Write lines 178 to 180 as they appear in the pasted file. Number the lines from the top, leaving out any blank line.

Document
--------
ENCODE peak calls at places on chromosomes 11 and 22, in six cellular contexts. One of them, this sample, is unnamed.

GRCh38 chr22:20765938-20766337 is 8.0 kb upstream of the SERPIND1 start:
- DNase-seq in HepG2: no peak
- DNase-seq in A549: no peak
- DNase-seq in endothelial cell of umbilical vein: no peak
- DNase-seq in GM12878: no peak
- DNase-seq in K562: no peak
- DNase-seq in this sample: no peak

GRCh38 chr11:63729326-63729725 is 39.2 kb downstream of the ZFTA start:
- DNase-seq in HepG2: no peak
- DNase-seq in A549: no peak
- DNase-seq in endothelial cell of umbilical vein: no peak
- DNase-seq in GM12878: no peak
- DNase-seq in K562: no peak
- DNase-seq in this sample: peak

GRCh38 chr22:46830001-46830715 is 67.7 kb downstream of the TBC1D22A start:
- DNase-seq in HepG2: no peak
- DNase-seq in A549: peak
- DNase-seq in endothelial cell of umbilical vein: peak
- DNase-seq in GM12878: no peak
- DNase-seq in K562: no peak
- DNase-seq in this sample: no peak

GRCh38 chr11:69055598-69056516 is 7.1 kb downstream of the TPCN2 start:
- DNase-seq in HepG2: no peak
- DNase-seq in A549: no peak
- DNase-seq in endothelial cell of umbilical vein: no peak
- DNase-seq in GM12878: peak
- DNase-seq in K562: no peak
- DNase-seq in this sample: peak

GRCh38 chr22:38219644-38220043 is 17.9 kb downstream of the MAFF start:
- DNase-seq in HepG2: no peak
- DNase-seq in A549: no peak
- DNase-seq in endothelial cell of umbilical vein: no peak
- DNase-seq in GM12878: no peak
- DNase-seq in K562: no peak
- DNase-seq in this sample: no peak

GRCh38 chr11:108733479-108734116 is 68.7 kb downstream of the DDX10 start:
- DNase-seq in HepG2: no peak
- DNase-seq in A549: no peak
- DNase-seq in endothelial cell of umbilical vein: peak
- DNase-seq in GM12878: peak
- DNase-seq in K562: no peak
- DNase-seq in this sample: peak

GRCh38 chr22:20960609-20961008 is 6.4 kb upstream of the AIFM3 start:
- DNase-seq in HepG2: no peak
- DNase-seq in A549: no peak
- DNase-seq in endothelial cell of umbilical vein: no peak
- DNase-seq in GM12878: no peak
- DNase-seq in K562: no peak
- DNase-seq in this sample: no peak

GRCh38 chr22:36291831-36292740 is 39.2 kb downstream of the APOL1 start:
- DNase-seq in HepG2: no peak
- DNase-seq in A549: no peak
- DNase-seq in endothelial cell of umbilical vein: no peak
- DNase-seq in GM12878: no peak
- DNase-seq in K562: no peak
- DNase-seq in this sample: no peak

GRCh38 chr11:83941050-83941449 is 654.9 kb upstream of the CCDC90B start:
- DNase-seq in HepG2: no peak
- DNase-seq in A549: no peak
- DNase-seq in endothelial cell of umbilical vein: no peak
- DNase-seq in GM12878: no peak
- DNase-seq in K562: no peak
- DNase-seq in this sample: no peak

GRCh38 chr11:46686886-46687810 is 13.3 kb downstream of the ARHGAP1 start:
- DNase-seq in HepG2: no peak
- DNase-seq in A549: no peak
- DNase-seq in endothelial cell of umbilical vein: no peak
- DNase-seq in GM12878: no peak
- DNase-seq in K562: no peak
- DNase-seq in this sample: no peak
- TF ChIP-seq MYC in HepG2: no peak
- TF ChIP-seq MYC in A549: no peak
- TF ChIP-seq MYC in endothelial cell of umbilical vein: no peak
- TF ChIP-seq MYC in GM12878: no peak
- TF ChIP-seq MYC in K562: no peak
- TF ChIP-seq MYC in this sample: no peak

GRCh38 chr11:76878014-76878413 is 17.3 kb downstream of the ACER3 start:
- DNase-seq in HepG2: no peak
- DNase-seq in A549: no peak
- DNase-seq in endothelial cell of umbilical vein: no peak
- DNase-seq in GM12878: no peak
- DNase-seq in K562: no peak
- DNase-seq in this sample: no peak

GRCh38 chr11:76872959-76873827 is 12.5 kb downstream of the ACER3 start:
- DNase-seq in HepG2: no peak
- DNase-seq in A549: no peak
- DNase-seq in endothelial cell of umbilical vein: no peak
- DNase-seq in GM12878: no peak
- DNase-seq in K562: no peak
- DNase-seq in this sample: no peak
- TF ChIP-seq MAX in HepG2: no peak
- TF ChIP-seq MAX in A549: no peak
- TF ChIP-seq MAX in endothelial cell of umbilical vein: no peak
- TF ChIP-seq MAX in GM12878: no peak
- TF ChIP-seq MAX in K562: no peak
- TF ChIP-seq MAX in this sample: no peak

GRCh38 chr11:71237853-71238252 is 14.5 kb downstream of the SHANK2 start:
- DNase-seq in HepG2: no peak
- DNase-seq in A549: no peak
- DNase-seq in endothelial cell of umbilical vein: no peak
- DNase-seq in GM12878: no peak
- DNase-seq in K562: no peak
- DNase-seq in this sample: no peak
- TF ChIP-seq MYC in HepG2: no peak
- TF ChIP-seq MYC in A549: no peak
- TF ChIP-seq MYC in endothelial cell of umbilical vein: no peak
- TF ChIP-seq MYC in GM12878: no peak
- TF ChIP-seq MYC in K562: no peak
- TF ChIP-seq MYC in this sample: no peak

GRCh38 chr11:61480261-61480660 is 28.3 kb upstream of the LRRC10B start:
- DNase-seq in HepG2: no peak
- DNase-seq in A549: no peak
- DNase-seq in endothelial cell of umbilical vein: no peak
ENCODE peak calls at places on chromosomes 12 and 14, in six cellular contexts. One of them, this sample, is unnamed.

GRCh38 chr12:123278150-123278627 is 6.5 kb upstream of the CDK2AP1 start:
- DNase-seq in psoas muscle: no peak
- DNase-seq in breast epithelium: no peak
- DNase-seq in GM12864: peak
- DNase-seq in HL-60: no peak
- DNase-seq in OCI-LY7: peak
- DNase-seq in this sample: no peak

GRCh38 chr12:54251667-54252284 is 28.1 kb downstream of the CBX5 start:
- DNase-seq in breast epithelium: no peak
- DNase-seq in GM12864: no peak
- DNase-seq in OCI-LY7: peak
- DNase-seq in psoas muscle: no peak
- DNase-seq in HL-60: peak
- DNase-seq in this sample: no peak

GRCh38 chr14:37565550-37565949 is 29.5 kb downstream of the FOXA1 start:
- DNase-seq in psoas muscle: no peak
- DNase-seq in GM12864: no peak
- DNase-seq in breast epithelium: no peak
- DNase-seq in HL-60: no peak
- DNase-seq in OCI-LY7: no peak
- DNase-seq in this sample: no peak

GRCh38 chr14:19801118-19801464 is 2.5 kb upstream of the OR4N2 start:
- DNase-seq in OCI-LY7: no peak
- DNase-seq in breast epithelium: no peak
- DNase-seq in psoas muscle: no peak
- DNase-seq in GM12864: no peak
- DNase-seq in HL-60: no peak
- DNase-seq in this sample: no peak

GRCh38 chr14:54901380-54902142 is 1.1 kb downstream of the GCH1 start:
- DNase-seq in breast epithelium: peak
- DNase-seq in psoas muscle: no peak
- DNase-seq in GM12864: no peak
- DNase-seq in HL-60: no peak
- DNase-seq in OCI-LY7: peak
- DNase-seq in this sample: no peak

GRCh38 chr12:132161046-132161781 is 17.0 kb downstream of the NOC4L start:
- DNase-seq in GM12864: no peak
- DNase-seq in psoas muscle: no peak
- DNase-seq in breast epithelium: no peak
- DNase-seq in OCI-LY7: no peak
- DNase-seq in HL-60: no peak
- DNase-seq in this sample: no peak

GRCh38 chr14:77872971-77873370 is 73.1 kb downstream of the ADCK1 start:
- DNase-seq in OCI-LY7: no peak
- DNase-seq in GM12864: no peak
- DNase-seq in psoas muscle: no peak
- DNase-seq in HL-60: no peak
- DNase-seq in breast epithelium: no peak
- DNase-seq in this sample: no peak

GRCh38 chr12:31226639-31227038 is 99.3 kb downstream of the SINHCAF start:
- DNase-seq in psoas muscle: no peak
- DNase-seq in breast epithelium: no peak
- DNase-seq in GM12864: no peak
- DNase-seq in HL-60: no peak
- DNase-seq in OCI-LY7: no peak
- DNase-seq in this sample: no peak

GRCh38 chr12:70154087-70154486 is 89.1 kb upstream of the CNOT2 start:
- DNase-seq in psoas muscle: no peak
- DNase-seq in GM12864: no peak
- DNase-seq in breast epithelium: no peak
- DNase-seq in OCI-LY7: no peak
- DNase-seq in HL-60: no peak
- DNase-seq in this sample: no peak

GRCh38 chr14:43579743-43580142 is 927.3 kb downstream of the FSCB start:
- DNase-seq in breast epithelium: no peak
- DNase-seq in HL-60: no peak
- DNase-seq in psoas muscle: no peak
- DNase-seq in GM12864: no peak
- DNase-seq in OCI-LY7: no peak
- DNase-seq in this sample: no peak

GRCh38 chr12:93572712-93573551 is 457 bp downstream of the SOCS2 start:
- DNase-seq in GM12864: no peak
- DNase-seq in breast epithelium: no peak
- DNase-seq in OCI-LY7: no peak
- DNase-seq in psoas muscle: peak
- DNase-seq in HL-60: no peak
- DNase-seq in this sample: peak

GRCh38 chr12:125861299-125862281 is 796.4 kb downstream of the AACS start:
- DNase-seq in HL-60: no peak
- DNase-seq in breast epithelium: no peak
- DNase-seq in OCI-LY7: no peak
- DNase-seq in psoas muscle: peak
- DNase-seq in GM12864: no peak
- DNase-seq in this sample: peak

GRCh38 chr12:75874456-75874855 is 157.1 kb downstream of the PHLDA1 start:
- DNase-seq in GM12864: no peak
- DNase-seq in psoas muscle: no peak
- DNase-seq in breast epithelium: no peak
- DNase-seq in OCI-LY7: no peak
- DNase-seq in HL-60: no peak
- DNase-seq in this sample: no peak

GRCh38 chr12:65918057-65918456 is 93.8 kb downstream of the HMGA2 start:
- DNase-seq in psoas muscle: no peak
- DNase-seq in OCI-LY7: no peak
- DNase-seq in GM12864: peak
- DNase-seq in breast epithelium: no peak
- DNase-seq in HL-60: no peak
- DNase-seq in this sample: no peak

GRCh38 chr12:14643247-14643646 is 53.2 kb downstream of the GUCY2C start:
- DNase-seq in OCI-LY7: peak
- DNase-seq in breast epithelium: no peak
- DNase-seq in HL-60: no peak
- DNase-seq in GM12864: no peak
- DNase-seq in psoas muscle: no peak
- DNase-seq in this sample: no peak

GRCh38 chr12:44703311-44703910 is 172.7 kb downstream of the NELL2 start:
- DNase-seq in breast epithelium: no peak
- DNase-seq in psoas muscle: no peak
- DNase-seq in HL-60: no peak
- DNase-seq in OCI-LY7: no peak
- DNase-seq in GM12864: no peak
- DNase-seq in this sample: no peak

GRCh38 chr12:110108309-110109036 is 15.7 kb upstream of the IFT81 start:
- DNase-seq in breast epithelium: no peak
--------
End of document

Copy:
- DNase-seq in this sample: no peak

GRCh38 chr14:43579743-43580142 is 927.3 kb downstream of the FSCB start:
- DNase-seq in breast epithelium: no peak